Voice of America (Washington, DC)

16 October 2013

Cote d'Ivoire: International Court Urged to Administer Equal Justice in Ivory Coast

A former high-ranking UN investigator says the International Criminal Court (ICC) must look into - and prosecute - all human rights violations committed during Ivory Coast's civil war - or lose its credibility.

Alan White, the former chief of investigations for the United Nations Special Court for Sierra Leone, said the ICC's work must include those groups which fought against the previous government.

The ICC is gathering evidence to prosecute former Ivorian president Laurent Gbagbo for his role in a civil war that followed his refusal to accept the October 2010 presidential vote.

"I hope for the credibility of the ICC that they ensure that there is balanced prosecution," said White.

White expressed hope that ICC's new deputy prosecutor James Stewart would review the atrocities committed in Ivory Coast.

"From every indication that I get, he will certainly be supportive in working very closely with the prosecutor, Fatou Bensouda. He certainly realizes, as she does, that there is an issue of perception of balanced prosecution," said White. "I told the prosecutor's office that from firsthand experience, there would be no retributive justice [and] reconciliation in Ivory Coast unless all parties are brought to justice."

Human rights groups accused supporters of both Gbagbo and current President Alassane Ouattara of human rights violations during the conflict.

His comments came after the ICC issued an arrest warrant for Charles Ble Goude, a former minister of Youth and Sports under former President Laurent Gbagbo's administration.

Ble Goude was the leader of a militia loyal to former President Laurent Gbagbo called the Young Patriots. The youth group is accused of coordinating attacks against critics of Gbagbo's former government. Over 3,000 people were killed during the 2010-post election violence. The Hague-based court accuses Ble Goude of coordinating attacks against civilians believed to oppose then-Ivorian President Laurent Gbagbo.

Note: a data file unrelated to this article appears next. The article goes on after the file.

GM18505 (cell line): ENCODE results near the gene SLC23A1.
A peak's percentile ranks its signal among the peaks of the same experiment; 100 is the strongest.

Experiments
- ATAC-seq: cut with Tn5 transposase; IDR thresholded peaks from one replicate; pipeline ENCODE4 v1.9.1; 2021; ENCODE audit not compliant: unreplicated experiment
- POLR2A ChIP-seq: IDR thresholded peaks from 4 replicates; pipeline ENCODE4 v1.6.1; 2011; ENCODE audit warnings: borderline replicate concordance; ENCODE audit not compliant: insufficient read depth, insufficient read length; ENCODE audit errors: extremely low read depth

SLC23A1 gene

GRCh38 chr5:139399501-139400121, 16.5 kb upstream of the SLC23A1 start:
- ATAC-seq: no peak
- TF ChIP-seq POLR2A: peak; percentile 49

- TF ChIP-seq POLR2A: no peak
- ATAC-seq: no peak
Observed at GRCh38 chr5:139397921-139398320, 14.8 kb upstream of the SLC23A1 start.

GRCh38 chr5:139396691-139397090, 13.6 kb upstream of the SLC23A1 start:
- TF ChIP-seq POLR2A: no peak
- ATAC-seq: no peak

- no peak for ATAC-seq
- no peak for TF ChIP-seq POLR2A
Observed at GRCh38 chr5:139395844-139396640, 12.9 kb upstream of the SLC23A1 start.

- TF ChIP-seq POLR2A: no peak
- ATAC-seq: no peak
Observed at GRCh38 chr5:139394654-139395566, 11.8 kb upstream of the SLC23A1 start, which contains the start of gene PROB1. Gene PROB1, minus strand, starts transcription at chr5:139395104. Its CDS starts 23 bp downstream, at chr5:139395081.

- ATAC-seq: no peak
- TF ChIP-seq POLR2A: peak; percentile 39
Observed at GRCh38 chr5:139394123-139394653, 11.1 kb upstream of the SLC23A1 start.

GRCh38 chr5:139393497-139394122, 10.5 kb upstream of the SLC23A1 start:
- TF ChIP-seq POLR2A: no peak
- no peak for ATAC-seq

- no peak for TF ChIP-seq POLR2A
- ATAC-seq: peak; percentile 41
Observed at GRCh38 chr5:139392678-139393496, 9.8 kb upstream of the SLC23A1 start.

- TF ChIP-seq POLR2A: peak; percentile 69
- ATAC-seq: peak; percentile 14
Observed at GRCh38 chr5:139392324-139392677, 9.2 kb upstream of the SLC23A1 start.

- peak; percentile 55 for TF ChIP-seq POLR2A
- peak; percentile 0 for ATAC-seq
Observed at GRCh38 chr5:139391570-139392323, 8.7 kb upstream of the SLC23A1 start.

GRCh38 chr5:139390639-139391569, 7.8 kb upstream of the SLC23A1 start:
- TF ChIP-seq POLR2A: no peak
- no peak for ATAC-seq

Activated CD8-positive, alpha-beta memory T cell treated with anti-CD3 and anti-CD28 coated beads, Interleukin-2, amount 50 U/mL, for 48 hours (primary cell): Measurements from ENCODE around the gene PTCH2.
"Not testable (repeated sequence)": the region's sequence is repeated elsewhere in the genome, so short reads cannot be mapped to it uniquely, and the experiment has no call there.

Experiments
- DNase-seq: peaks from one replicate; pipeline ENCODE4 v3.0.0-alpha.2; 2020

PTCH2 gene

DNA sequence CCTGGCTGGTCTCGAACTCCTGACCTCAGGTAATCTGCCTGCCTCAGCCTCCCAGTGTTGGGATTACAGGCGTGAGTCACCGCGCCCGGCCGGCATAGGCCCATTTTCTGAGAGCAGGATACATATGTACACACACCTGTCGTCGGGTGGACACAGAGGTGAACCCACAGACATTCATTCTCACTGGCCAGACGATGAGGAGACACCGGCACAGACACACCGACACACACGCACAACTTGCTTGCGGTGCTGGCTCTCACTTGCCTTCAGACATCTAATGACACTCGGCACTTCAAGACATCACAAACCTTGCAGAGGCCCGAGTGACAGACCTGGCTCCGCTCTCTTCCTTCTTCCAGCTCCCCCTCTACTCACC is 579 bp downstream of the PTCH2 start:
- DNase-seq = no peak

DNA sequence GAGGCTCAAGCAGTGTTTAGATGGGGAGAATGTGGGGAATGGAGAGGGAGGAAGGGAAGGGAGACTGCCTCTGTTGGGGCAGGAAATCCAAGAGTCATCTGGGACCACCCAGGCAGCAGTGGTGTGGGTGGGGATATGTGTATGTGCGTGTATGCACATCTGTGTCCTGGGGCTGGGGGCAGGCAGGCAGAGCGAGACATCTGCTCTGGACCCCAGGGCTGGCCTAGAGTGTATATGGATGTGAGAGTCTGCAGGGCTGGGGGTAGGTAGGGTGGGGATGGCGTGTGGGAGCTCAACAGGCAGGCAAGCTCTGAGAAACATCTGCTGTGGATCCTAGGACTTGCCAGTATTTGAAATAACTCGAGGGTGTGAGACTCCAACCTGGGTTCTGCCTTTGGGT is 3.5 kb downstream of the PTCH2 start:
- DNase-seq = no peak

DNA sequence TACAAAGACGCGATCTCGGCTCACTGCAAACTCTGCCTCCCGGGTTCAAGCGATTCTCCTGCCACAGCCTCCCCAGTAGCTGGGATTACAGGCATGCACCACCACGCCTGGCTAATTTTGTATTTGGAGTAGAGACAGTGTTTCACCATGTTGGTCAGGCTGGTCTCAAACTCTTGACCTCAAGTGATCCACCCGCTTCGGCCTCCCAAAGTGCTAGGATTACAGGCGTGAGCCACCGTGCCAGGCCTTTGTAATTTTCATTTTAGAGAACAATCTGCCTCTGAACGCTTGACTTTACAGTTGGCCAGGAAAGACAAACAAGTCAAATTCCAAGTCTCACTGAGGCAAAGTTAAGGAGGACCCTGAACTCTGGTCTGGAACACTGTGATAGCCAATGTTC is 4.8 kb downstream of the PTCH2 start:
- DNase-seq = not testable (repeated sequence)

The court says Ble Goude, who led Gbagbo's Young Patriots movement, had the power to control militias that attacked specific ethnic or religious communities in Abidjan and in western Ivory Coast. He is also accused of helping recruit and arm thousands of volunteers for the militias, which operated in concert with the army.

The ICC is gathering evidence to prosecute former Ivorian president Laurent Gbagbo, though his supporters criticize the court for only targeting close allies. White said the lack of prosecution of forces supporting President Alassane Ouattara could hinder the country's reconciliation effort.

"Now that there have been three people identified where arrest warrants were issued by the ICC, it really is enhancing and creating tensions in the country, when it looks like perceptually, they are going after one side," said White. "Everybody knows not only in Ivory Coast but in the Manor River Union Region that [parliament speaker] Guillaume Soro is certainly responsible directly; he aided and abetted the atrocities that were committed from 2002 up till last year."

He encouraged the ICC to request a United Nations report detailing evidence of atrocities committed during the post-election violence.

Supporters of Mr. Gbagbo have also criticized the U.N. Security Council for failing to recommend the prosecution of pro-Ouattara supporters to the ICC for prosecution. White urged the pro-Gbagbo supporters to put political pressure on the authorities in Ivory Coast to ensure balance.

"They need to rise up officially and publically and make their voice heard to their elected officials. There are members of parliament that they need to demand that action be taken," said White.

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